Energy & Water Conservation

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 Energy Depot Website ENERGY DEPOT 
Create a personal energy profile and use the energy calculator! 

Kids Korner Website Link

Energy education is fun! Learn, explore and play!
 greenpowerwords  Green Power Program
 green-power-program-faqthumb  Green Power Program FAQs

EPA Water Sense Link

 EPA WaterSense
Tips on water efficiency and conservation!

Department of Energy Save Energy, Save Money

Energy Saver Guide from Department of Energy PDF Icon

Thermostat Settings Chart: How your thermostat setting affects your electric costs PDF Icon

Cold Weather
As the weather turns colder, Rock Hill Utilities wants to help you keep your utility bills from giving you a chill. Here are some tips to warm your wallet:

  • Insulation, caulking and weatherstripping can cut heating costs up to 35%.
  • Reduce hot water temperature to 120 degrees. Wrap your electric water heater with an insulated blanket and save up to 10%.
  • Turn off lights and televisions in empty rooms.
  • Set thermostat at 68. If you wear heavier clothing while you’re at home (sweat pants, long sleeves, socks), you’ll keep warm and you won’t have to turn up the thermostat.
  • Don’t block vents or radiators.
  • Close off unused rooms.
  • Open curtains on sunny days to let the heat in.
  • Use fluorescent light bulbs - they use 75% less energy and last 10 times longer.

Warm Weather
Rock Hill Utilities has some helpful tips to keep you cool indoors during the warm weather season without costing you extra dollars:

  • To save on energy use, set your thermostat as high as comfortably possible (72-78 degrees Fahrenheit).
  • Use ceiling and stand-alone fans for cooling and air circulation.
  • Don’t place lamps or TV sets near your air-conditioning thermostat. The thermostat senses heat from these appliances, which can cause the air conditioner to run longer than necessary.
  • Plant trees or shrubs to shade air conditioning units - but do not block the system’s airflow. A unit operating in the shade uses as much as 10% less electricity than the same one operating in the sun.
  • Check your home’s air duct system for leaks. Use UL rated duct tape to repair and seal duct holes and tears. 

Water Conservation

Water Leaks & Service Repair Frequent Questions PDF Icon

In the Home
Be Water Wise! Faucet Facts to Save Money...

Look at the water you can save at home in just one week by practicing water conservation...and, remember, this translates into dollar savings too!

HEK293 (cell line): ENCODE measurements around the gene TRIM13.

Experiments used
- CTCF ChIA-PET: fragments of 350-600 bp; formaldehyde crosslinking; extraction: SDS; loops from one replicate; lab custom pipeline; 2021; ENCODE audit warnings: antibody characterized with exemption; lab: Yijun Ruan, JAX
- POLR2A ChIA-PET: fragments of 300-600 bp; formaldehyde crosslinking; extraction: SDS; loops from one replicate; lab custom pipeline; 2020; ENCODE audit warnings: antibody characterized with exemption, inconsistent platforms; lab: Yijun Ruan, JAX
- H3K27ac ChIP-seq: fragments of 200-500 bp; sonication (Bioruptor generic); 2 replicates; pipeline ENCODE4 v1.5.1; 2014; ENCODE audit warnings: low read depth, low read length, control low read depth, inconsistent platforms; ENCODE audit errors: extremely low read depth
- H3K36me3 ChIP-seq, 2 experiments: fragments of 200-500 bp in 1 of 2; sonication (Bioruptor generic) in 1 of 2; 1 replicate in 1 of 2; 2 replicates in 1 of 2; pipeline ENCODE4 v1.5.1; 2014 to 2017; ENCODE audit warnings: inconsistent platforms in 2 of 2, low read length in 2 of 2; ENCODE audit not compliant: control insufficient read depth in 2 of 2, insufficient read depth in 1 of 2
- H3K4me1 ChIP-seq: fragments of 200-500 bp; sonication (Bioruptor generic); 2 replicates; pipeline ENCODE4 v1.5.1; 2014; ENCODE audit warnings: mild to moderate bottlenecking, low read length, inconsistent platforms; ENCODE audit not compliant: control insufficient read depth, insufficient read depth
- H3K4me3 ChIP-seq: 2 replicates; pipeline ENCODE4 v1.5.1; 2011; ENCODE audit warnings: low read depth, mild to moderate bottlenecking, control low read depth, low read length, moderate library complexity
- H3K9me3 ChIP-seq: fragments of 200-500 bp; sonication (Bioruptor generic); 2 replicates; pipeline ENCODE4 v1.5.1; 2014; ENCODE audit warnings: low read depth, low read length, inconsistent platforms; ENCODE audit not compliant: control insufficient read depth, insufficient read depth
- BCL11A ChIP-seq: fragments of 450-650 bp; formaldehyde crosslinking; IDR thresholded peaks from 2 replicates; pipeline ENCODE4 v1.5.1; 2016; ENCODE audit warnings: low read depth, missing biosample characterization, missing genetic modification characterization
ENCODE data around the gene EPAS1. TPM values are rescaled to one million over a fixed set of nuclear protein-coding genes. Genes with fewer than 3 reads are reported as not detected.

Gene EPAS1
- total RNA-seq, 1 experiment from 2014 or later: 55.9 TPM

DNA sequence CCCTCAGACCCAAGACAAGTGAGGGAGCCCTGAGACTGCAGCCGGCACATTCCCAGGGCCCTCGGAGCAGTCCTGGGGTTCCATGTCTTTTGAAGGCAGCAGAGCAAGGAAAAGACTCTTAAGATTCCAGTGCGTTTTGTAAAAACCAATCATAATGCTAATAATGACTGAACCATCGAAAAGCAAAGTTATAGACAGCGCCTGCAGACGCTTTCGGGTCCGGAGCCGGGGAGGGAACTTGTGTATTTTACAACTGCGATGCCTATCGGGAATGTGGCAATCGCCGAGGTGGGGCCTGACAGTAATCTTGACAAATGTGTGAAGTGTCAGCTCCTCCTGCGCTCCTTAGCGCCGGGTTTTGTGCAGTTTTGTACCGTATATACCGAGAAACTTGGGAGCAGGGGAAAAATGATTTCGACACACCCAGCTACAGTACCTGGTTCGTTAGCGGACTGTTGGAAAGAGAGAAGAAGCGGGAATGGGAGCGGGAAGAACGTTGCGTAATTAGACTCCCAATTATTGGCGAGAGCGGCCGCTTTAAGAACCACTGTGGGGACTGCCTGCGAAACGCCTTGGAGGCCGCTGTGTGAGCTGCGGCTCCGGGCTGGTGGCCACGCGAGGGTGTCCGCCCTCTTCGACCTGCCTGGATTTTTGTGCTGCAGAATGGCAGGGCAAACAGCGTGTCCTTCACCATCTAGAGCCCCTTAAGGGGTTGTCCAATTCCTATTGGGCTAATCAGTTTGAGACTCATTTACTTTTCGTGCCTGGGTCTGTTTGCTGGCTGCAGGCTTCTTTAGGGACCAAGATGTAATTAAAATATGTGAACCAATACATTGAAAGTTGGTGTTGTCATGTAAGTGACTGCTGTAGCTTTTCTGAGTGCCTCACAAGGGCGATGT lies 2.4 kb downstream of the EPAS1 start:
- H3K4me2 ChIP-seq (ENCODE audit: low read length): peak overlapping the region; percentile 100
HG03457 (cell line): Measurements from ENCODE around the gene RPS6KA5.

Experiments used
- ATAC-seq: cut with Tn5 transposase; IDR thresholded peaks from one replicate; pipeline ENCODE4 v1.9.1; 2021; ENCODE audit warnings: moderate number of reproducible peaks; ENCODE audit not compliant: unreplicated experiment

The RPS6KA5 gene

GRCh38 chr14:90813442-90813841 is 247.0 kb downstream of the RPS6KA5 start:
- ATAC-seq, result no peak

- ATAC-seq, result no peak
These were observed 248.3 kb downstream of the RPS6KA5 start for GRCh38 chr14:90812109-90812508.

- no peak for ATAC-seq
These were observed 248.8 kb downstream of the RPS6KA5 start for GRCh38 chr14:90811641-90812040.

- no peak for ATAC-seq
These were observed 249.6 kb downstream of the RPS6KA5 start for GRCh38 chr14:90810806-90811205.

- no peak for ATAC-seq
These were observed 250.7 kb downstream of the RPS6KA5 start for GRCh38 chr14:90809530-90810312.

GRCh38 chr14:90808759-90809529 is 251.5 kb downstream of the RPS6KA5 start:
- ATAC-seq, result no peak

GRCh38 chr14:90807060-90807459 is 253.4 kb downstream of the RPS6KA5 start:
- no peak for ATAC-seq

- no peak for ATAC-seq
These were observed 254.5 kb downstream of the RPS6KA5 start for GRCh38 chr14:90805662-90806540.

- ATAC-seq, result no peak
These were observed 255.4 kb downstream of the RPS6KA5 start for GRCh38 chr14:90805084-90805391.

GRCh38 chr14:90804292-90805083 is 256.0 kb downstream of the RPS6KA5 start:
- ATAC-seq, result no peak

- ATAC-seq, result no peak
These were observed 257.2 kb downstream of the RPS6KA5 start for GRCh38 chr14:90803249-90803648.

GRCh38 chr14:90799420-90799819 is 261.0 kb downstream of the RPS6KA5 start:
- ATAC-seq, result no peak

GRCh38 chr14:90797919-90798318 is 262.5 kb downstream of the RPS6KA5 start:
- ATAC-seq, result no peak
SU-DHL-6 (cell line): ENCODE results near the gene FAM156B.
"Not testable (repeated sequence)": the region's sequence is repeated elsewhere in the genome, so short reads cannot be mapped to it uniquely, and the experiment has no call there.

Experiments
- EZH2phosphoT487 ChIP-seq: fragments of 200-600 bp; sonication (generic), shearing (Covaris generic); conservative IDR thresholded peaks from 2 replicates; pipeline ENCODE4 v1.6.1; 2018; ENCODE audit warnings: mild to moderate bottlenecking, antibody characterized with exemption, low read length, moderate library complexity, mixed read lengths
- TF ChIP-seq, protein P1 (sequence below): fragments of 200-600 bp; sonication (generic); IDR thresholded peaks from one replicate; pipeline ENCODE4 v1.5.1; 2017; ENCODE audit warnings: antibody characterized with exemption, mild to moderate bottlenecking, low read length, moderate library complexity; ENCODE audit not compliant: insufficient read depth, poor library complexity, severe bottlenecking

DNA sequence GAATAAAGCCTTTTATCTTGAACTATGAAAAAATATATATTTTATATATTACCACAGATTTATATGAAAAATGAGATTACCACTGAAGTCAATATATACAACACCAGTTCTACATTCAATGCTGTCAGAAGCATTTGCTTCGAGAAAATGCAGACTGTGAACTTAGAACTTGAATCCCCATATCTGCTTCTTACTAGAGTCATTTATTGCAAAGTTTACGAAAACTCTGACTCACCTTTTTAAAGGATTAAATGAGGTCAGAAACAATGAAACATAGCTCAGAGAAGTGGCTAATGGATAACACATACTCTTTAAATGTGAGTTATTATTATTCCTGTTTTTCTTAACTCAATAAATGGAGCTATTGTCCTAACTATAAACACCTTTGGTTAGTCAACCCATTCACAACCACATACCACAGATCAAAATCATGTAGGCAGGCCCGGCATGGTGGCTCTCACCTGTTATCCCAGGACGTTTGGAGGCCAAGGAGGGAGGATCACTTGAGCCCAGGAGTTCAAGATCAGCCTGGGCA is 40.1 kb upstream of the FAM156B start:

• Don’t run the water while you wash dishes...this wastes over 30 gallons per washing, which could add up to more than 300 gallons a week.
  • Make sure that you turn off all faucets tightly...a slow dripping faucet can waste more than 60 gallons per week.
  • Don’t take long baths or showers...speed it up and you can save 175 gallons of water per week.
  • One washing machine load uses 25-40 gallons of water. One dish washer load uses 12 gallons of water. Wash full loads of clothes and dishes and you can save up to 300 gallons per week.
  • Don’t run the water while you brush your teeth...this wastes up to 70 gallons per week.
  • Repair leaky faucets, pipes and toilets.

Remember that your sewer bill is based on your water consumption, so by saving water, you’re also saving on sewer charges. By following these conservation steps, you can save nearly 4,000 gallons of water a month, which could save you more than $12 on your total utility bill. 

In the Yard
People use more water during the Summer, to beat the heat and to keep their lawns and gardens looking beautiful. Since the demand for water grows in hot weather, it's the most important time to practice water conservation.

  • Water your lawn when the sun is down and not on days that are windy.
  • Remember to turn off your outside taps after you’ve watered the lawn.
  • Plant flowers, shrubs and trees that need less water.

Visit the H2Ouse for a variety of helpful resources and ideas to conserve water and save money at your home, including the top 5 actions to save water and a water budget calculator.

To get more information about smart irrigation, see the Irrigation Association's Turf & Landscape Irrigation Best Management Practices.